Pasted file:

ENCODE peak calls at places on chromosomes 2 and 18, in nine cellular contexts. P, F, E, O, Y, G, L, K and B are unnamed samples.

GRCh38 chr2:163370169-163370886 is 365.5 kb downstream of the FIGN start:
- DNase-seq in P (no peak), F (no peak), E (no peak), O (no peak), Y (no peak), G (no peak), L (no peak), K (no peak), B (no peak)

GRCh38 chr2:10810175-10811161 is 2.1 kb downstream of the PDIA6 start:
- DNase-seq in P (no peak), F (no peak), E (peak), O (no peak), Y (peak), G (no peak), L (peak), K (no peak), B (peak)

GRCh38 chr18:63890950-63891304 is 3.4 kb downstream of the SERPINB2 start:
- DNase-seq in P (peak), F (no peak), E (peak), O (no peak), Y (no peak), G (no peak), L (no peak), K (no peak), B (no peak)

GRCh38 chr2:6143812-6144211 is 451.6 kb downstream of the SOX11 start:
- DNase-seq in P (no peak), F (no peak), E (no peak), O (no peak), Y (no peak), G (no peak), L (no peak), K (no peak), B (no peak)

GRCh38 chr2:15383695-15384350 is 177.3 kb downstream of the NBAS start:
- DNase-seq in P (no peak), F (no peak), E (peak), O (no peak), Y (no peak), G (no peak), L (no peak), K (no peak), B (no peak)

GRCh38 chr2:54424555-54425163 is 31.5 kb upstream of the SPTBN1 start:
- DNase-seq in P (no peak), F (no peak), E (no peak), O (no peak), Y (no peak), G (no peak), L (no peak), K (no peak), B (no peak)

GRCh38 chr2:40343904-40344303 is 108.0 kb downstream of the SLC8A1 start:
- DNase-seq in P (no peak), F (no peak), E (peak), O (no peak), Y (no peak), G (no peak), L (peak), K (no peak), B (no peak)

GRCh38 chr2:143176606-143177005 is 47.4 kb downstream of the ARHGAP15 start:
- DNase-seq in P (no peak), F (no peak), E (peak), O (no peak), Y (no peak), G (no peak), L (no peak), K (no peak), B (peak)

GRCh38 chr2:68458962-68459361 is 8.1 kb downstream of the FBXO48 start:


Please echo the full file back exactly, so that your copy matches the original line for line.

ENCODE peak calls at places on chromosomes 2 and 18, in nine cellular contexts. P, F, E, O, Y, G, L, K and B are unnamed samples.

GRCh38 chr2:163370169-163370886 is 365.5 kb downstream of the FIGN start:
- DNase-seq in P (no peak), F (no peak), E (no peak), O (no peak), Y (no peak), G (no peak), L (no peak), K (no peak), B (no peak)

GRCh38 chr2:10810175-10811161 is 2.1 kb downstream of the PDIA6 start:
- DNase-seq in P (no peak), F (no peak), E (peak), O (no peak), Y (peak), G (no peak), L (peak), K (no peak), B (peak)

GRCh38 chr18:63890950-63891304 is 3.4 kb downstream of the SERPINB2 start:
- DNase-seq in P (peak), F (no peak), E (peak), O (no peak), Y (no peak), G (no peak), L (no peak), K (no peak), B (no peak)

GRCh38 chr2:6143812-6144211 is 451.6 kb downstream of the SOX11 start:
- DNase-seq in P (no peak), F (no peak), E (no peak), O (no peak), Y (no peak), G (no peak), L (no peak), K (no peak), B (no peak)

GRCh38 chr2:15383695-15384350 is 177.3 kb downstream of the NBAS start:
- DNase-seq in P (no peak), F (no peak), E (peak), O (no peak), Y (no peak), G (no peak), L (no peak), K (no peak), B (no peak)

GRCh38 chr2:54424555-54425163 is 31.5 kb upstream of the SPTBN1 start:
- DNase-seq in P (no peak), F (no peak), E (no peak), O (no peak), Y (no peak), G (no peak), L (no peak), K (no peak), B (no peak)

GRCh38 chr2:40343904-40344303 is 108.0 kb downstream of the SLC8A1 start:
- DNase-seq in P (no peak), F (no peak), E (peak), O (no peak), Y (no peak), G (no peak), L (peak), K (no peak), B (no peak)

GRCh38 chr2:143176606-143177005 is 47.4 kb downstream of the ARHGAP15 start:
- DNase-seq in P (no peak), F (no peak), E (peak), O (no peak), Y (no peak), G (no peak), L (no peak), K (no peak), B (peak)

GRCh38 chr2:68458962-68459361 is 8.1 kb downstream of the FBXO48 start: